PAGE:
Specified Possessions Cover ensures that individuals have insured items away from their home and specified their value on the policy.

  • Subrogation

    A term denoting a legal right for an insurer to pursue a third party that caused an insurance loss to the insured. This is done as a means of recovering the amount of the claim paid by the insurer to the insured for the loss.

  • Subsidence

    This is the downward movement of the ground on which your property stands when the soil beneath the buildings foundations is unstable.

  • Sum Insured

    The maximum amount that an insurer will pay in respect of the insured building, contents or specified item(s) under a contract of insurance.

  • Tenants Liability

    This ensures that tenants in a rented building are covered under contents insurance.

  • Third Party

    Someone other than the insured or his insurer.

  • Total Loss

    Total loss is said to have occurred when the subject matter of an insurance is lost, destroyed or damaged beyond repair.

  • Trace and Access

    Cover to detect and repair any leak in your home. This can also cover the cost of removing and replacing any part of your home necessary to fix the leak.

  • Underinsurance

    This occurs when the amount which the property is insured for isn’t sufficient to cover the cost of replacing all your contents or building work.

  • Uninsured Losses

    Uninsured losses are items which are not covered by your insurance policy.

  • Underwriter

    Underwriters evaluate the risk of potential clients and calculate their insurance premiums.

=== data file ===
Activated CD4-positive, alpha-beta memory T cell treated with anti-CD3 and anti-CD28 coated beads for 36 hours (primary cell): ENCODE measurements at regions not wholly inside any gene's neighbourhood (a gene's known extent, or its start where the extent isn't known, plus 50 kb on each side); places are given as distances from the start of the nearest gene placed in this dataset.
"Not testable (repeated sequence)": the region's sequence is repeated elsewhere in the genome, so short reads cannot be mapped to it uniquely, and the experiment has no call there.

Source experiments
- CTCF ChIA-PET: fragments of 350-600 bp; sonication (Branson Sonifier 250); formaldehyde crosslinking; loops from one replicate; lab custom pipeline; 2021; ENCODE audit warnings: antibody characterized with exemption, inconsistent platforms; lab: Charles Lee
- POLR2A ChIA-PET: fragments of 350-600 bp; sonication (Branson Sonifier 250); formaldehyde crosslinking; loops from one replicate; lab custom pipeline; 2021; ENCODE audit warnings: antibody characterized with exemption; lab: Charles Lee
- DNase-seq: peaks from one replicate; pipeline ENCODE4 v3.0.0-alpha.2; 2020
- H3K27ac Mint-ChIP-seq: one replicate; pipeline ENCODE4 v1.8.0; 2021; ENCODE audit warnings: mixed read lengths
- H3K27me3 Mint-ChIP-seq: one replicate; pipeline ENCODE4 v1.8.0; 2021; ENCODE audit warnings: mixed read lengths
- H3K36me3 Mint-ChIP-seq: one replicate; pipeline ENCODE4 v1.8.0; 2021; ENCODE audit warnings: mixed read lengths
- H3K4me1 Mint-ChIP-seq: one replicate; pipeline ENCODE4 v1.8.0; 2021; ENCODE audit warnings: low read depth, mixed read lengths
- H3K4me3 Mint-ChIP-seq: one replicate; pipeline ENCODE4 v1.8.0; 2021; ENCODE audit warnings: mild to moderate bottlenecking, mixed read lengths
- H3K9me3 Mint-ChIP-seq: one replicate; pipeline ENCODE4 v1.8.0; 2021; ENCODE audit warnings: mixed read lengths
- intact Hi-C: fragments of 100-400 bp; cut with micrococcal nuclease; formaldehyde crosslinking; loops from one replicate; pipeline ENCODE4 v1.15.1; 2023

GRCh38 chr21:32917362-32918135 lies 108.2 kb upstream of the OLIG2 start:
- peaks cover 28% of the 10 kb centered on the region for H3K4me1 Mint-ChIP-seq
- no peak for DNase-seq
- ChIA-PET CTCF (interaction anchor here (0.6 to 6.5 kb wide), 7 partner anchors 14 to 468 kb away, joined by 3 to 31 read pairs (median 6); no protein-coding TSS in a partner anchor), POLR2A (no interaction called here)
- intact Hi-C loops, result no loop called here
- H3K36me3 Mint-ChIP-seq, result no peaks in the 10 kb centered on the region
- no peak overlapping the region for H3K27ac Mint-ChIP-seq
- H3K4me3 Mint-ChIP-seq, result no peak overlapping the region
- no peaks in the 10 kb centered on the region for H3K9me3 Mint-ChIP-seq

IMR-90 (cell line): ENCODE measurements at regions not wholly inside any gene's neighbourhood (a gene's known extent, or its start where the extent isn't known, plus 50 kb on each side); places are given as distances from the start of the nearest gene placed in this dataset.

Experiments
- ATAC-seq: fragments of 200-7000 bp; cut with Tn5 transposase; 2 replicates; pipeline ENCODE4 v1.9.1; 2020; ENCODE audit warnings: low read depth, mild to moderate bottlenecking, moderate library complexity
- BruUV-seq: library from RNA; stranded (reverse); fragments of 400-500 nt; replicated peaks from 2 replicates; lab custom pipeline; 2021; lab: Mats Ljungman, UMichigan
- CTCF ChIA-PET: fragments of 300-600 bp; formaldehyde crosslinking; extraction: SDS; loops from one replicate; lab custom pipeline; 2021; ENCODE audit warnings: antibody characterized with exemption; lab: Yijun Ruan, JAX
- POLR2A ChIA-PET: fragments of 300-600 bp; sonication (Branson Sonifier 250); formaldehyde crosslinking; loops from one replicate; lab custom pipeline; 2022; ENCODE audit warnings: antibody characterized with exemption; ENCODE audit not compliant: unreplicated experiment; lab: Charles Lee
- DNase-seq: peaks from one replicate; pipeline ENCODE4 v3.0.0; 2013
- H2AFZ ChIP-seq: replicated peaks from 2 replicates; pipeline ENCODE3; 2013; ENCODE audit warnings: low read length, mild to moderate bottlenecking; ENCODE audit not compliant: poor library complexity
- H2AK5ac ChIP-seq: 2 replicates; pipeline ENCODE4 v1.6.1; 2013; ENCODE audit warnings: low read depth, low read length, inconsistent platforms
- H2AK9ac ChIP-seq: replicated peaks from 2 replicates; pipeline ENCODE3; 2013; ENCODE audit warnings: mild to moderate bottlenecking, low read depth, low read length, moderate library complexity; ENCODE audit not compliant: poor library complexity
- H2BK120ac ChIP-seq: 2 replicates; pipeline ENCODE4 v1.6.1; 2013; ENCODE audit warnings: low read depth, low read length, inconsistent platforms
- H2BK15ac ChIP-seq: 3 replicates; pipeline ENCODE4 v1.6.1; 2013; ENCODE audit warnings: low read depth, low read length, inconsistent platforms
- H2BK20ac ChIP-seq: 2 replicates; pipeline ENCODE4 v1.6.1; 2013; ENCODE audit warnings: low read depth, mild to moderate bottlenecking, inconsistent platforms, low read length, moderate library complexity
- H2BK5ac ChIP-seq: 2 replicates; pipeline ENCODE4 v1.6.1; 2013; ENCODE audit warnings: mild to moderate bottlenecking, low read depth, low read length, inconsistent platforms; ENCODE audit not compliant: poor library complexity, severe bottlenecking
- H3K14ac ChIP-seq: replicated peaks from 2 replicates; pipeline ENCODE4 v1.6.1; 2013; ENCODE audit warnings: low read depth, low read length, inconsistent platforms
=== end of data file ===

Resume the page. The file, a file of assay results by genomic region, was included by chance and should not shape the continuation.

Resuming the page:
• Unspecified Possessions Cover

    Unspecified Possessions Cover allows you to select an amount of cover for valuable items away from your home. There is no need to list each of the items individually. This is an optional extra on your policy and will cost extra.

  • Valuables

    These are generally expensive items, such as jewellery and antiques. Valuables are contents which are likely to be stolen during theft.

  • Void Policy (Abinitio)

    A contract is treated as if it never existed due to non-disclosure or misrepresentation of material facts and so has no legal effect and is therefore unenforceable in a court of law.

  • Voluntary Excess

    A voluntary excess is an agreement with your insurer, where you agree to be responsible for a higher part of each claim in return for a lower premium. The excess is the amount of your claim which you are responsible for.

  • Wear and Tear

    The amount deducted from a claims payment to cover the depreciation of the property insured through usage over time. Where cover is provided on a "new for old basis" (where the insurer agrees to replace an old item with a similar new one) no such deduction is made.